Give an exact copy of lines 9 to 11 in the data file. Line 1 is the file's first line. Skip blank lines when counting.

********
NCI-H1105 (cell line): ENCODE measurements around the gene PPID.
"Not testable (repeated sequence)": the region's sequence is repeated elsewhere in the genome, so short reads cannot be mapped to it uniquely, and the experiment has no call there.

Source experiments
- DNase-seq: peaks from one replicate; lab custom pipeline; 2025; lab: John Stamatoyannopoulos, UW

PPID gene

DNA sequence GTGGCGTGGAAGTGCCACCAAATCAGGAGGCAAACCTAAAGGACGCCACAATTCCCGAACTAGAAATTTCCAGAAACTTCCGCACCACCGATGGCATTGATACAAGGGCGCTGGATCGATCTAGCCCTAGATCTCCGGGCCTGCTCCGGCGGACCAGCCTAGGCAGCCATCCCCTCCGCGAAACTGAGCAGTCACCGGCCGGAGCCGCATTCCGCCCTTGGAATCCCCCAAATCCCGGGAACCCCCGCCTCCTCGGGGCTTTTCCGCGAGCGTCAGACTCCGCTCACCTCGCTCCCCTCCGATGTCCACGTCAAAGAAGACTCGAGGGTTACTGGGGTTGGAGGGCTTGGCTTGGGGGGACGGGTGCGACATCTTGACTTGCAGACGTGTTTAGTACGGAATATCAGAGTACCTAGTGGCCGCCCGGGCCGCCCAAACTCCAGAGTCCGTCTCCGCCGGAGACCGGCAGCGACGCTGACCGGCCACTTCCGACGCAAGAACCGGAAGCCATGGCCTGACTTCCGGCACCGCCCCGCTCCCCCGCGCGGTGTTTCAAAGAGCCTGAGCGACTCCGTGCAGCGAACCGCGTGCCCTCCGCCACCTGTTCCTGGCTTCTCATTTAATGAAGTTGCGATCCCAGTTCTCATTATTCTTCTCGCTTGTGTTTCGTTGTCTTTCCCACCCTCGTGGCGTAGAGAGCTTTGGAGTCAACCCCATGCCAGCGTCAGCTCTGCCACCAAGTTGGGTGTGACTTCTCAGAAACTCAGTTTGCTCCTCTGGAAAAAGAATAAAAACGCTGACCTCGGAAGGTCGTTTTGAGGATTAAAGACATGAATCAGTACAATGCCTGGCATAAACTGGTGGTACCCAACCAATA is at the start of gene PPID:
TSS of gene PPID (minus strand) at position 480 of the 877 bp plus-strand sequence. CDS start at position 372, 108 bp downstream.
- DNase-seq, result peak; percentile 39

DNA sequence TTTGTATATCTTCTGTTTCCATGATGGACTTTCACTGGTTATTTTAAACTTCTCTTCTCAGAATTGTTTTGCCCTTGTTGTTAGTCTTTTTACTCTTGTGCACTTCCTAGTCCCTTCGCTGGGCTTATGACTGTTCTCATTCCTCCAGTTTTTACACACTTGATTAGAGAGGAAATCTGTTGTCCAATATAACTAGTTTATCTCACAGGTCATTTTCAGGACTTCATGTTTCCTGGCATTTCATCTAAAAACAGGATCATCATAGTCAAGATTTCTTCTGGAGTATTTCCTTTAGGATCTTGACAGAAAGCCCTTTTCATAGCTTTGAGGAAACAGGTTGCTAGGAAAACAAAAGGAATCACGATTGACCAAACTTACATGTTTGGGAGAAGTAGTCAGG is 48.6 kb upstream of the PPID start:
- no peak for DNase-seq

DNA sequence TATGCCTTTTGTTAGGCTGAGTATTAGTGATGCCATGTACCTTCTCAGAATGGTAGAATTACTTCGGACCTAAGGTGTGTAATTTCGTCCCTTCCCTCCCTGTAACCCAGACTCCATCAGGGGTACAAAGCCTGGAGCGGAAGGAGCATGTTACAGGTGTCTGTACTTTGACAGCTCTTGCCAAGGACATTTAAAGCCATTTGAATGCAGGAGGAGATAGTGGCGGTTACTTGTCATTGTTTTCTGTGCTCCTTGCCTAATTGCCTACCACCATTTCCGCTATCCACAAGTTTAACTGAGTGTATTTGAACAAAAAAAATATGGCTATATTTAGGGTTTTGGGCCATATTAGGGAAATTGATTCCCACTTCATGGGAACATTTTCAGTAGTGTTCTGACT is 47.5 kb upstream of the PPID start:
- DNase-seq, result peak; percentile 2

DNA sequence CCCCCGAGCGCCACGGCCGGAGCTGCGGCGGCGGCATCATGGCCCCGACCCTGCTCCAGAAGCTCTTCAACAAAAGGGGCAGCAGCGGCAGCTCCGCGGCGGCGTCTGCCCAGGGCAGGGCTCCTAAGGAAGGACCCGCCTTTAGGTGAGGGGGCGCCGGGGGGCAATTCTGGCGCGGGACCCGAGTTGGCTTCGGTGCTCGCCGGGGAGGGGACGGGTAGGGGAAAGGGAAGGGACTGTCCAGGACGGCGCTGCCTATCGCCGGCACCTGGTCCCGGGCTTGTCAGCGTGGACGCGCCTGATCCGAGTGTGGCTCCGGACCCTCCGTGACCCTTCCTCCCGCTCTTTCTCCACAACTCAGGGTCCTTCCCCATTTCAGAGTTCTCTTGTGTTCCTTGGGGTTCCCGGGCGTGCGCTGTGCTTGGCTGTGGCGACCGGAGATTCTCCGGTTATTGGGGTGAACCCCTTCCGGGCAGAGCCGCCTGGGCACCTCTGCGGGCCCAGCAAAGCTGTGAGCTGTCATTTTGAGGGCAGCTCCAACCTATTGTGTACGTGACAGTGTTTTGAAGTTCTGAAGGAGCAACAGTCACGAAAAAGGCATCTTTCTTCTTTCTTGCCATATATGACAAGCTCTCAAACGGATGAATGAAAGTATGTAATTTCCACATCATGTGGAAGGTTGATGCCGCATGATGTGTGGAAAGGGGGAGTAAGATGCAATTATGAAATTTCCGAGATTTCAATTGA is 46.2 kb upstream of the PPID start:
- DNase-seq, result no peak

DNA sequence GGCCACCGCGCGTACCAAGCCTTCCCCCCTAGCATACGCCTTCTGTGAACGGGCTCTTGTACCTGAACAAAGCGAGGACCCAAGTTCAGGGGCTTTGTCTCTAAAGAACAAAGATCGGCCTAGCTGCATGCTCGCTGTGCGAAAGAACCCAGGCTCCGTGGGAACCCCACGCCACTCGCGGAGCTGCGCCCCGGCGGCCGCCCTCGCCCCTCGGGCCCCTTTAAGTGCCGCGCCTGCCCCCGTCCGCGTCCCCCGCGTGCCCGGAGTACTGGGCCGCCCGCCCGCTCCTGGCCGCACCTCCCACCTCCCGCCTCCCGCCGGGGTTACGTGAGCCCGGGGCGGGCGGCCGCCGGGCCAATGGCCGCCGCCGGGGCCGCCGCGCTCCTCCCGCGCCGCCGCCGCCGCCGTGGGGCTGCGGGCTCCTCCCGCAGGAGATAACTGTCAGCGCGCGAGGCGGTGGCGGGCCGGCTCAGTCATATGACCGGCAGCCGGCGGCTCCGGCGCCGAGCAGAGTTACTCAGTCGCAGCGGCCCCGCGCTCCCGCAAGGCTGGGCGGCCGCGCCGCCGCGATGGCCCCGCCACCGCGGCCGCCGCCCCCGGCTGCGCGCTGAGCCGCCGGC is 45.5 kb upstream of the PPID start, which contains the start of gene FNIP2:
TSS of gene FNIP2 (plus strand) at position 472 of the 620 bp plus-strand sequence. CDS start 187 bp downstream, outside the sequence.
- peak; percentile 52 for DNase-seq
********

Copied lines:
DNA sequence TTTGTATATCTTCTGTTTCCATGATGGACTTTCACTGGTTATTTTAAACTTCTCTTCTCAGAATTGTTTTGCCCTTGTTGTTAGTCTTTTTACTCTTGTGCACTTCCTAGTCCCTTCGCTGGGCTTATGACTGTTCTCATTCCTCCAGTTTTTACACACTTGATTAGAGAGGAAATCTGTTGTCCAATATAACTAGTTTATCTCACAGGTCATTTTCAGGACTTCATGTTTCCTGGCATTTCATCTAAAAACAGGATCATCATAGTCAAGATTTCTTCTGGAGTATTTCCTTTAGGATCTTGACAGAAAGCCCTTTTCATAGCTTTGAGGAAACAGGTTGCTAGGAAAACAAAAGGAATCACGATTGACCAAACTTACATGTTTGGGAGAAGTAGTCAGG is 48.6 kb upstream of the PPID start:
- no peak for DNase-seq

DNA sequence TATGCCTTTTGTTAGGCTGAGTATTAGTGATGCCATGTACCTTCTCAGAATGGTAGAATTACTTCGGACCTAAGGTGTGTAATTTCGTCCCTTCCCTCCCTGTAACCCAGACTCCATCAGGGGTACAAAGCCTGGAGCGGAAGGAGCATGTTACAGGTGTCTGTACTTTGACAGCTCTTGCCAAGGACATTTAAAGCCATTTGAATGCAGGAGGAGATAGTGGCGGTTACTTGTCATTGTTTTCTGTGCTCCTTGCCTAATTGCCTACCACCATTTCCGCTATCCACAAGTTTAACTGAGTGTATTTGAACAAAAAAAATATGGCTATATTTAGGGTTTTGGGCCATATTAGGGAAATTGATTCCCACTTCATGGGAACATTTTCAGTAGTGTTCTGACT is 47.5 kb upstream of the PPID start: